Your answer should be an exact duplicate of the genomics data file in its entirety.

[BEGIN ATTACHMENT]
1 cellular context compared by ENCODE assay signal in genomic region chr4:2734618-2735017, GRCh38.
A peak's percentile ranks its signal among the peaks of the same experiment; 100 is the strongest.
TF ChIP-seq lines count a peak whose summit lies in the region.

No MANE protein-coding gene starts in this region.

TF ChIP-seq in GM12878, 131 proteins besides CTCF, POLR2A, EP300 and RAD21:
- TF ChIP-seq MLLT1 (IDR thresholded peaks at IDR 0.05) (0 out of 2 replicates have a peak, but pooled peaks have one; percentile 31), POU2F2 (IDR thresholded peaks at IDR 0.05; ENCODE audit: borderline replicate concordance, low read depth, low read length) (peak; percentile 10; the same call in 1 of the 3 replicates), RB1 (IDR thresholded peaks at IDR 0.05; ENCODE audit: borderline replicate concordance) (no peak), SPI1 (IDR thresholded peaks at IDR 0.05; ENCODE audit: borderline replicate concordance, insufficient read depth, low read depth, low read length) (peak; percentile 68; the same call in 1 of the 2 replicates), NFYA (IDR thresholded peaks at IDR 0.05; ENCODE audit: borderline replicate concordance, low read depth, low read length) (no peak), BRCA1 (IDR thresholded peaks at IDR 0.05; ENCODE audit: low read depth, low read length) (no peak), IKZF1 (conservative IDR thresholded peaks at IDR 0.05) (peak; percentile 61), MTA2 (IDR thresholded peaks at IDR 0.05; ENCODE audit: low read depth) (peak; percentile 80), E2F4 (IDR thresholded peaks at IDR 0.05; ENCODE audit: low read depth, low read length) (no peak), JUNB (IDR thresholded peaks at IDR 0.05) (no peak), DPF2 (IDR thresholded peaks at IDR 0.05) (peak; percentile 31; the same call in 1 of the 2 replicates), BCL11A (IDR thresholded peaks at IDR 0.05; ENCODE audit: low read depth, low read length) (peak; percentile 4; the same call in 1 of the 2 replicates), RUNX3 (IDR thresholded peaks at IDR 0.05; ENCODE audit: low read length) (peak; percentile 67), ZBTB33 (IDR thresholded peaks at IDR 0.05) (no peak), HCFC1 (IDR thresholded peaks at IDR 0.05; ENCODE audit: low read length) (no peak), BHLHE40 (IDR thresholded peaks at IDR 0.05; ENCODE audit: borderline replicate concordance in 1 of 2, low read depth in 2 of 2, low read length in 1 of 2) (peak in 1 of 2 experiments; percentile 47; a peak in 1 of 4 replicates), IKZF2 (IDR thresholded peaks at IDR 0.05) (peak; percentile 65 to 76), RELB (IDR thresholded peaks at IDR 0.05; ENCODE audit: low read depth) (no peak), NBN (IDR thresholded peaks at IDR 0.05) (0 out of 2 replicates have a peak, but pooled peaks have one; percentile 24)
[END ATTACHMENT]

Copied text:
1 cellular context compared by ENCODE assay signal in genomic region chr4:2734618-2735017, GRCh38.
A peak's percentile ranks its signal among the peaks of the same experiment; 100 is the strongest.
TF ChIP-seq lines count a peak whose summit lies in the region.

No MANE protein-coding gene starts in this region.

TF ChIP-seq in GM12878, 131 proteins besides CTCF, POLR2A, EP300 and RAD21:
- TF ChIP-seq MLLT1 (IDR thresholded peaks at IDR 0.05) (0 out of 2 replicates have a peak, but pooled peaks have one; percentile 31), POU2F2 (IDR thresholded peaks at IDR 0.05; ENCODE audit: borderline replicate concordance, low read depth, low read length) (peak; percentile 10; the same call in 1 of the 3 replicates), RB1 (IDR thresholded peaks at IDR 0.05; ENCODE audit: borderline replicate concordance) (no peak), SPI1 (IDR thresholded peaks at IDR 0.05; ENCODE audit: borderline replicate concordance, insufficient read depth, low read depth, low read length) (peak; percentile 68; the same call in 1 of the 2 replicates), NFYA (IDR thresholded peaks at IDR 0.05; ENCODE audit: borderline replicate concordance, low read depth, low read length) (no peak), BRCA1 (IDR thresholded peaks at IDR 0.05; ENCODE audit: low read depth, low read length) (no peak), IKZF1 (conservative IDR thresholded peaks at IDR 0.05) (peak; percentile 61), MTA2 (IDR thresholded peaks at IDR 0.05; ENCODE audit: low read depth) (peak; percentile 80), E2F4 (IDR thresholded peaks at IDR 0.05; ENCODE audit: low read depth, low read length) (no peak), JUNB (IDR thresholded peaks at IDR 0.05) (no peak), DPF2 (IDR thresholded peaks at IDR 0.05) (peak; percentile 31; the same call in 1 of the 2 replicates), BCL11A (IDR thresholded peaks at IDR 0.05; ENCODE audit: low read depth, low read length) (peak; percentile 4; the same call in 1 of the 2 replicates), RUNX3 (IDR thresholded peaks at IDR 0.05; ENCODE audit: low read length) (peak; percentile 67), ZBTB33 (IDR thresholded peaks at IDR 0.05) (no peak), HCFC1 (IDR thresholded peaks at IDR 0.05; ENCODE audit: low read length) (no peak), BHLHE40 (IDR thresholded peaks at IDR 0.05; ENCODE audit: borderline replicate concordance in 1 of 2, low read depth in 2 of 2, low read length in 1 of 2) (peak in 1 of 2 experiments; percentile 47; a peak in 1 of 4 replicates), IKZF2 (IDR thresholded peaks at IDR 0.05) (peak; percentile 65 to 76), RELB (IDR thresholded peaks at IDR 0.05; ENCODE audit: low read depth) (no peak), NBN (IDR thresholded peaks at IDR 0.05) (0 out of 2 replicates have a peak, but pooled peaks have one; percentile 24)